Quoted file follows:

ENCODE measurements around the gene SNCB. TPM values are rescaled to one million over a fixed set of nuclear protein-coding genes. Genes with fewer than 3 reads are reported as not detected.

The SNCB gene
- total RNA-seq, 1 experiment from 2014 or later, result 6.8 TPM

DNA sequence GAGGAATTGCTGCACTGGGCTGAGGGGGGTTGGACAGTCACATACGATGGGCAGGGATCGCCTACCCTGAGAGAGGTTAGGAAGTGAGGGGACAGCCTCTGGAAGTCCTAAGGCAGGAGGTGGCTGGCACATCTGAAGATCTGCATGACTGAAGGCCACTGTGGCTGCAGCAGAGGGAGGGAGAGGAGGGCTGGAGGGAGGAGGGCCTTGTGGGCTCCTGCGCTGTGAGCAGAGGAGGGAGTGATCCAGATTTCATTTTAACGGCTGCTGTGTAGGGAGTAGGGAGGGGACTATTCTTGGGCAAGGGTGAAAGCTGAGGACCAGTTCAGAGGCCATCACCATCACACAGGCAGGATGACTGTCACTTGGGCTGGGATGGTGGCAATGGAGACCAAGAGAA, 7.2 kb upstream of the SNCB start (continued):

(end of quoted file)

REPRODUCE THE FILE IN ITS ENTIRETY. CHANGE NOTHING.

ENCODE measurements around the gene SNCB. TPM values are rescaled to one million over a fixed set of nuclear protein-coding genes. Genes with fewer than 3 reads are reported as not detected.

The SNCB gene
- total RNA-seq, 1 experiment from 2014 or later, result 6.8 TPM

DNA sequence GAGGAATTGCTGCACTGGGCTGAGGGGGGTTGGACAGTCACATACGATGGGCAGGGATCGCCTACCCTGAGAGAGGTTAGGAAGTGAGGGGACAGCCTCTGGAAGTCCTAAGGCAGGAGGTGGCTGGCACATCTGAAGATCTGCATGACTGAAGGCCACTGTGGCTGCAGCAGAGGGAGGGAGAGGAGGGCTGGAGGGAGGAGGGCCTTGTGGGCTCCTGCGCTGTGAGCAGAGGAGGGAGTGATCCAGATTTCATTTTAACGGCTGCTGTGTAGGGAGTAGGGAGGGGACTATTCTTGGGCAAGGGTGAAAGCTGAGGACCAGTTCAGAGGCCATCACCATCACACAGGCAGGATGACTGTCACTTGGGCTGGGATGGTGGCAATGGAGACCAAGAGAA, 7.2 kb upstream of the SNCB start (continued):